Stock imagery can be used in select situations when photos of our programs, participants, faculty, and campus don’t effectively fulfill the need. Examples of appropriate stock imagery use include marketing materials for virtual-only programs, in Executive Insights and other white paper style materials, and in email newsletters that feature thought leadership articles from HBR, Working Knowledge, and other similar sources.
Because of the range of our applications, we highly prefer stock images be purchased with full privileges of use in all situations (print, digital, etc) and without additional fees.
Visual support for HBS’ editorial deliverables (ie, Executive Insights) typically need imagery that supports a concept, and is one of the only places that require a more graphic, or illustrative, image approach.
Illustration Style and Usage
Much like Stock photography, the use of illustration is necessary for use in situations that require the conveyance of specific concepts that are not achievable with photographic imagery.
All illustrations should be chosen for their simplicity and effectiveness to convey the concept at hand.
In situations where there are a collection of multiple articles, it is necessary that the illustration style and color remains consistent within each article. That said, like an editorial piece, each article should be treated individually and given its own illustrative treatment.
If time allows, the colors used in the illustration should be modified to use colors from the HBS color palette; for instance, re-coloring the signature element of the illustration.
Icons Are Used Sparingly. When icons are used, they should be kept very simple, and preferably line-based.
When more contrast is required, contain the icon within a container (ie, circle, rounded square, etc).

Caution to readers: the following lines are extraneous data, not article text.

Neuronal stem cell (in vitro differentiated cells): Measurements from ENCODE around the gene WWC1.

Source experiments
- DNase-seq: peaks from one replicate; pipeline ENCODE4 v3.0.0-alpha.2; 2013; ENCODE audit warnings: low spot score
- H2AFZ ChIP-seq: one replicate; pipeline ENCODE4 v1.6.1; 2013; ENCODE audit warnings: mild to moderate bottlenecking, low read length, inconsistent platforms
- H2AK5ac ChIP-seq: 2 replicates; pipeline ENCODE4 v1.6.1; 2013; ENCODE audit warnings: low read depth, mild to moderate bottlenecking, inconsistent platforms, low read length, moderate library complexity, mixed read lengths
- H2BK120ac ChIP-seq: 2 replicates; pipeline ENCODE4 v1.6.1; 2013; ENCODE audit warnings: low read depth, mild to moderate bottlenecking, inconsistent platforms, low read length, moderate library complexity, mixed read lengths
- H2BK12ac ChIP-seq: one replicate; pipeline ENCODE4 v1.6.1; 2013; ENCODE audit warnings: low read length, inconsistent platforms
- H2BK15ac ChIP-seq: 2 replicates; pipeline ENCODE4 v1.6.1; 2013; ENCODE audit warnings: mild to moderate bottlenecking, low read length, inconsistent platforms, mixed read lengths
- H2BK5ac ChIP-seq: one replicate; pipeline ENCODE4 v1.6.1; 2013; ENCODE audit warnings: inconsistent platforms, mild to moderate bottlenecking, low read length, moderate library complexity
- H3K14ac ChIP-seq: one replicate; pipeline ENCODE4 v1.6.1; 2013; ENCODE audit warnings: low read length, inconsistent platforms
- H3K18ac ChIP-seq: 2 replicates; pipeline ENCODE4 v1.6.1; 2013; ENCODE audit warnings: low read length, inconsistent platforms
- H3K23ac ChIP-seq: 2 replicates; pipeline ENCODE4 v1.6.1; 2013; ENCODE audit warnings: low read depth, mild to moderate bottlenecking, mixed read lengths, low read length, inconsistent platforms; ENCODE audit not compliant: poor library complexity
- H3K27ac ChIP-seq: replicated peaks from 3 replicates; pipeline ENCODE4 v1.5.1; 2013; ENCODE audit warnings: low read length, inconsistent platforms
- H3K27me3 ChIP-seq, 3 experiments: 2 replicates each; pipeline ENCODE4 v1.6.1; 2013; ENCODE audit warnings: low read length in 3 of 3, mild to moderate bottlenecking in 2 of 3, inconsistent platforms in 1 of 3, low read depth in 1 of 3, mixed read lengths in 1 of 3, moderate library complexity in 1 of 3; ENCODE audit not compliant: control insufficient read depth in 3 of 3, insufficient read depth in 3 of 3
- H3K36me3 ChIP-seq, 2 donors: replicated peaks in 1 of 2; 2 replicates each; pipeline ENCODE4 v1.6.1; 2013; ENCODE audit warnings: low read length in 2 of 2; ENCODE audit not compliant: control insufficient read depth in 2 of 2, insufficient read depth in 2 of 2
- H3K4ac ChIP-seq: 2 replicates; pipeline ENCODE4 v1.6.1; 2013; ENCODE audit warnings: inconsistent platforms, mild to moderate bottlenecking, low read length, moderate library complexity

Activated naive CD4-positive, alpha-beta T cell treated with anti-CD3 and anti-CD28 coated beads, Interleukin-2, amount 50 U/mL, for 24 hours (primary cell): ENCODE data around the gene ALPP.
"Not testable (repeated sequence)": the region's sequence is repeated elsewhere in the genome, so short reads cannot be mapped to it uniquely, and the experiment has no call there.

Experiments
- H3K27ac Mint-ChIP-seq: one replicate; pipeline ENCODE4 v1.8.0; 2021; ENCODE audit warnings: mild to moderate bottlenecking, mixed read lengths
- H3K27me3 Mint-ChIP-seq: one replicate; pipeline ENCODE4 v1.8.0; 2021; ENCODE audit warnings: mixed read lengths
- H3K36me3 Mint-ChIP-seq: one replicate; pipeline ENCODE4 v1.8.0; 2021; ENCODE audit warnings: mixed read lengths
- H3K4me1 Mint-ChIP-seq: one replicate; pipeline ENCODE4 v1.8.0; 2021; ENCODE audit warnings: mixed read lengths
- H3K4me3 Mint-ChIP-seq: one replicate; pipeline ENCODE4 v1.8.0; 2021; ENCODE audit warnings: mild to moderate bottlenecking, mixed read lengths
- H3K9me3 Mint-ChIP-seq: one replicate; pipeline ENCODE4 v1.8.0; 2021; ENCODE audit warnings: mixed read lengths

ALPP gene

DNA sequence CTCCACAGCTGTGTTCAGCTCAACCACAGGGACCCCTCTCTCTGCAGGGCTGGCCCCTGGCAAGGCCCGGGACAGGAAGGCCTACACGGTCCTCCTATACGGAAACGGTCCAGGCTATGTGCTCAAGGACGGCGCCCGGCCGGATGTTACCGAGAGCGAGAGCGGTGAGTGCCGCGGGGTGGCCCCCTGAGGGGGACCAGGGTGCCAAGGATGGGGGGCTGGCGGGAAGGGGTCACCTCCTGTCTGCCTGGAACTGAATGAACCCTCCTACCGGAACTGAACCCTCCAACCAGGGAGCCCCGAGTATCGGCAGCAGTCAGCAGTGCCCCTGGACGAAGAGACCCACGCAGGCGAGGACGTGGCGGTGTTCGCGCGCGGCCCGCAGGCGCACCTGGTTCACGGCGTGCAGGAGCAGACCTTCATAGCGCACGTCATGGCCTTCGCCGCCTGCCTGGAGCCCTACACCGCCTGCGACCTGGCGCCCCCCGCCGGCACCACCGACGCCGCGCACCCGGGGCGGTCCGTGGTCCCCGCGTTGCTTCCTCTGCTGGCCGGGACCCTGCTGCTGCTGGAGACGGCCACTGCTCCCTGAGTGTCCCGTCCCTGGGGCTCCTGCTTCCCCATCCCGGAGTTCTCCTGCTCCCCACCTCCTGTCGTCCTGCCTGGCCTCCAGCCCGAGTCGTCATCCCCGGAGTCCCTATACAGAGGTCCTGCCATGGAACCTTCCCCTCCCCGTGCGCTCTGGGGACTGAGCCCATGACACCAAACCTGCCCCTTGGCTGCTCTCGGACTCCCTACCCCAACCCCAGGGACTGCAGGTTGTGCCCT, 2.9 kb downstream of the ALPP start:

Shape should be the primary differentiator between icons in a set. For accessibility reasons, it’s important to understand that color alone cannot be the only way to distinguish between two icons that need to convey distinct meanings.
Data / Charts / Tables – Style and Usage
The general rule regarding HBS information design is “keep it simple, minimal, clean and timeless.”
In most instances, the amount of text the illustration is supporting is quite dense, so there is a need to use condensed and/or compressed fonts to fit all of the data within the restricted space.
Keeping text large and legible can create a technical challenge; this one shows the difficulty of fitting all the information on the page. Simple lines can help to connect text to the graphic and make for a simple, but eye-catching graphic element.
To ensure readability and graphic impact, using a ‘doughnut’ pie chart style can make a big difference.
Powerpoint pages often have an abundance of information to represent. For this reason, simplicity in form and color helps to keep the page organized and understandable.
Tables require a simple organization of a large amount of information. This again is an example of how a simple palette can provide a clean platform to showcase the information hierarchy of the piece.
Calendar tables can convey a lot of information and still remain simple and elegant.
All numbers used in text should be rendered without a leading zero (ie, “1” not “01”).
The only exception to this rule is the treatment of dates, which requires a specific Day/Month/Year format: DD MMM YYYY. (See the Typography page for more information.)
The preferred location for page numbers (rendered without a leading zero) is to the right side of the page. The orientation of the document determines whether it is at the top or at the bottom.
Never place page number on top of the pattern (to ensure ADA compliance).
Horizontal Layout = Lower Right
Vertical Layout = Upper Right
An exception to the page number positioning is in PowerPoint, which uses the right side for our logo and brand imagery. In this case, the only position possible is to the left.
PowerPoint = Lower Left
Logo Animation (Motion Graphics)
Entitled “Educated Extraction,” the preferred animation style of introducing the HBS logo does so in the following manner:
Like an eye opening, the center rule of the HBS logo is revealed from the center of the screen.
Simultaneously, from the center rule:
A) The HBS Shield wipes left, while B) The HBS Wordmark wipes right
Quickly and efficiently, the HBS logo is revealed in its entirety.